Wire Rope Eye Splice

Rope is rope and an eye splice is an eye splice, regardless of the material.  


At a whaling museum in Flores, Azores, Portugal, I came across this impressive feat. 


It’s a wire rope eye splice done in massively thick wire rope!  


This eye splice used to be used in the terrible act of hauling dead whales from the shore to the “processing plant” where the oil was extracted from their tissues.  

The rope was used under high loads and dragged over stone roads as it hauled the load up from the volcanic shoreline. Regular hemp rope at the time would not have been able to support the load or chafe, but it appears that wire rope was up to the challenge! 

Regardless of the material, a splice is. a splice and following the pattern will result in a familiar looking result.  

Monkey Fist

This knot is a favorite for key chains and ornaments, but it has a much more practical purpose.

A Monkey Fist adds a considerable amount of mass at the end of a line, allowing this to be tossed across great distances as it trails a small messenger line. Once this line is transferred, the real mooring warp can be hauled to bring the boat into berth.

The video below shows how to tie a Monkey Fist.

Chafe Resistant Bowline


When you tie a bowline to another bowline, you risk the two loops sawing on each other and actually chafing through! To prevent this, all you need to do is pass the line a few times through the loop. 

This will take any movement out of the system and allow your two lines to hold securely without the fear of chafe.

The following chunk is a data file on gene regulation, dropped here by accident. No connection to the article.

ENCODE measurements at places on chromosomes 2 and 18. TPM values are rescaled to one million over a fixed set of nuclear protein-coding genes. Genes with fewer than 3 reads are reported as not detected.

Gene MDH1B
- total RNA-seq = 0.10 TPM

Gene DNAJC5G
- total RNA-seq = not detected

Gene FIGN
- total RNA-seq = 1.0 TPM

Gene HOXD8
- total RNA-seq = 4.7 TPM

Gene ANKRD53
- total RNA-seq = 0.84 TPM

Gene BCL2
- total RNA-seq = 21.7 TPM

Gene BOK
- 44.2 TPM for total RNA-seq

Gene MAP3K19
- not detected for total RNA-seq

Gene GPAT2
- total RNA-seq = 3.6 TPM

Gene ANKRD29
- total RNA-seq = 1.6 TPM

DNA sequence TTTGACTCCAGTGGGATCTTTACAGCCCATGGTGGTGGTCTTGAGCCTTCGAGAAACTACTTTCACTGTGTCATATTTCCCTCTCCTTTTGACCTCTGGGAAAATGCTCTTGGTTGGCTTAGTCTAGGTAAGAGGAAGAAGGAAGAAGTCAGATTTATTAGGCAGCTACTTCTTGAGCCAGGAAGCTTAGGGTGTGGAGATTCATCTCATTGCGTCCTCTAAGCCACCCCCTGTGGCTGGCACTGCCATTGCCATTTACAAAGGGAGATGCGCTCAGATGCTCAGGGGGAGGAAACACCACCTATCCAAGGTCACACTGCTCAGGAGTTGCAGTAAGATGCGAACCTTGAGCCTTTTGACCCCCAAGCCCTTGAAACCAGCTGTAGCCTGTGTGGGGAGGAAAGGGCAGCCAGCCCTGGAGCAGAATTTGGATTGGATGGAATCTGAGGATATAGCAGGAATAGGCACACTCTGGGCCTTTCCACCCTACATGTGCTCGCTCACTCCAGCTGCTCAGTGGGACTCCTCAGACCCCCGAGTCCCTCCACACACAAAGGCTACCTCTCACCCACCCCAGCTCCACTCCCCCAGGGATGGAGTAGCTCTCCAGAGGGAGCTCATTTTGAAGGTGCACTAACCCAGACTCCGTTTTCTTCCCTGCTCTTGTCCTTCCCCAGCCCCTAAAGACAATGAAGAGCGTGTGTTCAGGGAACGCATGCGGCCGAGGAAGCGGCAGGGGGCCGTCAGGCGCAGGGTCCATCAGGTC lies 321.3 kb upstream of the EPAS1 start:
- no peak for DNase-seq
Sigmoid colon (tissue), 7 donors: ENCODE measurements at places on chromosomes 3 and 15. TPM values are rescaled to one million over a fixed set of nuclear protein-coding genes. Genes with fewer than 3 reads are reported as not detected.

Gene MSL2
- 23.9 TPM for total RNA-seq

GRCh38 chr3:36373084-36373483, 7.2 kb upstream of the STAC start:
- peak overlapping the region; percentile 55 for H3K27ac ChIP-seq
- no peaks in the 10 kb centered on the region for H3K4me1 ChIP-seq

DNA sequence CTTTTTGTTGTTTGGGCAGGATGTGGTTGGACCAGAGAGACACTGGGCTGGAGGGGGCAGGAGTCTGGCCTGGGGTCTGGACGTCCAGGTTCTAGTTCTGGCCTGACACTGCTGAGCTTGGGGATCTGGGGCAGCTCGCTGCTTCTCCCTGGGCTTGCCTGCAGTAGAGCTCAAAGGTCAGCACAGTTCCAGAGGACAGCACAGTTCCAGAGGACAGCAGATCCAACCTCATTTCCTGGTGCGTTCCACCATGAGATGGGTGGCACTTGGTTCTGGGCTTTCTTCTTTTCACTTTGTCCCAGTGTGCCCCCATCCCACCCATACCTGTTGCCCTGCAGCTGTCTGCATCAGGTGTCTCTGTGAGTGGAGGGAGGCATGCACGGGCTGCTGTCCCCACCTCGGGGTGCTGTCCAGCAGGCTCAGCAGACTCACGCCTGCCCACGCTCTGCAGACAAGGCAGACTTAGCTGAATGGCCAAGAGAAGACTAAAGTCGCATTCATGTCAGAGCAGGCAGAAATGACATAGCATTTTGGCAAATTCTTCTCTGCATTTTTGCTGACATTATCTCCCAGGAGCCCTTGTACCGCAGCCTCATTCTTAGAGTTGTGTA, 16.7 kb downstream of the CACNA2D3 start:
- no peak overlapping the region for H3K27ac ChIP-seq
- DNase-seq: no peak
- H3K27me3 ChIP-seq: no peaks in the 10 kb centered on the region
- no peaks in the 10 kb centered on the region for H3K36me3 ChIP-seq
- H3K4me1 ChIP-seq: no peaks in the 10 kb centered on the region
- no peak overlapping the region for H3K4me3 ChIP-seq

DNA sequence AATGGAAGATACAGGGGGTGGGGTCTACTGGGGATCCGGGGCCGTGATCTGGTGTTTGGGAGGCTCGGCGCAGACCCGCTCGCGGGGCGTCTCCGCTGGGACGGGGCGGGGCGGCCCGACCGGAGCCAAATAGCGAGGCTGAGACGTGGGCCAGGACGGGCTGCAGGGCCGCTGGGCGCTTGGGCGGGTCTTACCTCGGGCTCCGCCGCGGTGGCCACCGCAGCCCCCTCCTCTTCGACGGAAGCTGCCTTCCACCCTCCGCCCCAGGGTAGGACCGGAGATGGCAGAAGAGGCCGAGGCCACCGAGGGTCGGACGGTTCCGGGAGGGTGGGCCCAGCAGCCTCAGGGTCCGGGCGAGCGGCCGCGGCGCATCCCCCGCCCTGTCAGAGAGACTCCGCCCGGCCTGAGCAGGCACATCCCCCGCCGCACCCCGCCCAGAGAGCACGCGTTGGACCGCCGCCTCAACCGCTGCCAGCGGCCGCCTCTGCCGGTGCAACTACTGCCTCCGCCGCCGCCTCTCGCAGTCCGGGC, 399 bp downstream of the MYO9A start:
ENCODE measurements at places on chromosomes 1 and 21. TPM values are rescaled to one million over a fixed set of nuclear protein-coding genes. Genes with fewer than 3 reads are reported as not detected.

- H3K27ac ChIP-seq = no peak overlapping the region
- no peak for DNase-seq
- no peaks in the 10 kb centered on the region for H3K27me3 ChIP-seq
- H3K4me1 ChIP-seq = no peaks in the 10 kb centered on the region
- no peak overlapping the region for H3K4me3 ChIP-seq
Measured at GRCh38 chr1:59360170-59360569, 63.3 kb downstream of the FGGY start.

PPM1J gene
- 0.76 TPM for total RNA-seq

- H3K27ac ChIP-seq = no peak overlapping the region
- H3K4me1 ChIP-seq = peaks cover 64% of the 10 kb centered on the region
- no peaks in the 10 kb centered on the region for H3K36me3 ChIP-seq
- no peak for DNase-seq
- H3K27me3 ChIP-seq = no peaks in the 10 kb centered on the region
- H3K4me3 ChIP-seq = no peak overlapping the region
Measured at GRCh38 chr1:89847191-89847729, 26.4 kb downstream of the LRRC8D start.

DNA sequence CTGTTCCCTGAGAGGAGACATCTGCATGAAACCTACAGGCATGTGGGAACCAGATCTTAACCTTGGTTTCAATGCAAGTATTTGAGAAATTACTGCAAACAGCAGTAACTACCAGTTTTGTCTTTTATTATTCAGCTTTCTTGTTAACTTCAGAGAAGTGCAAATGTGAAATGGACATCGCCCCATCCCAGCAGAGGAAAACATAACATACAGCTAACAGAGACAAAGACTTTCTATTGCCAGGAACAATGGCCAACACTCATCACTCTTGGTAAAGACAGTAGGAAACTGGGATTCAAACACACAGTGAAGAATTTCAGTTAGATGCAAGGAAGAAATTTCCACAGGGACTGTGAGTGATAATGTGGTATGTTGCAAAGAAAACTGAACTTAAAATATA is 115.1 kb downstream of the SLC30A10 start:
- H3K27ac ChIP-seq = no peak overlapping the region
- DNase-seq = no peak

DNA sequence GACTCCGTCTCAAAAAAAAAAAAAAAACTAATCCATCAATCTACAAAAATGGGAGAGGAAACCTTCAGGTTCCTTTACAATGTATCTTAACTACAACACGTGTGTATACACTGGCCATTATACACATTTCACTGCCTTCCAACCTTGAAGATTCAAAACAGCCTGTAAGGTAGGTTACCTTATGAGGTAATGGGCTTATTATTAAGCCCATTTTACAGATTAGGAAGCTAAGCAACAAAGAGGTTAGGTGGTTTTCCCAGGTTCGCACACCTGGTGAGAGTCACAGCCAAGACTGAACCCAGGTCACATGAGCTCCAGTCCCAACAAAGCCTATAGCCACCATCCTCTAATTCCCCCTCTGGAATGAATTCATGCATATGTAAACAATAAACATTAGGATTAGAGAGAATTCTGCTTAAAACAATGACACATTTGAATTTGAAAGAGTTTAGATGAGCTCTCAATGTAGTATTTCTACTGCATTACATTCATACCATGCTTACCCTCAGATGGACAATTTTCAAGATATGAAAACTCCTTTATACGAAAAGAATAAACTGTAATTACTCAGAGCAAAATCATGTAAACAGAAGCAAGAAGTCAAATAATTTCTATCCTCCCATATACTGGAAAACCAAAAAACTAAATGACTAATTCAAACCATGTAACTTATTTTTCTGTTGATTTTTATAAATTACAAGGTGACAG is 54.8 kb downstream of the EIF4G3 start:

We do this to tie the bow line of the dinghy to the painter. The painter has a bowline tied in it and we simply tie up to the loop. Having these wraps means that we can sleep easily without worrying about the dinghy sawing through its painter and drifting away quietly into the night.  

Toe Rail Cleat Hitch

A cleat hitch is nothing more than a clove hitch tied around a cleat. Just as a Sampson Post Hitch is a clove hitch tied around a Sampson Post.

If you have a perforated toe rail, you can use this trick to tie a cleat hitch anywhere on your toerail, whether you have a cleat available or not! 


All you need to do is picture the toerail as a cleat, and begin from there. Now, the end that runs towards our dinghy painter is coming off the wrong side (the current switched and winds didn't) but I'm sure you won't make that same mistake.

Simply lead the line through the toerail and back along the side of the toerail just like you would make the first pass on a cleat. Then instead of going under the horns, you simply pass the line through the perforations in the toerail. The last step is a bit different, as you don't twist and slip over the horn, instead you have to pass the bitter end through the knot. 

If you picture it as tying a clove hitch on your toerail, you will easily and securely be able to attach any line at any point of your vessel.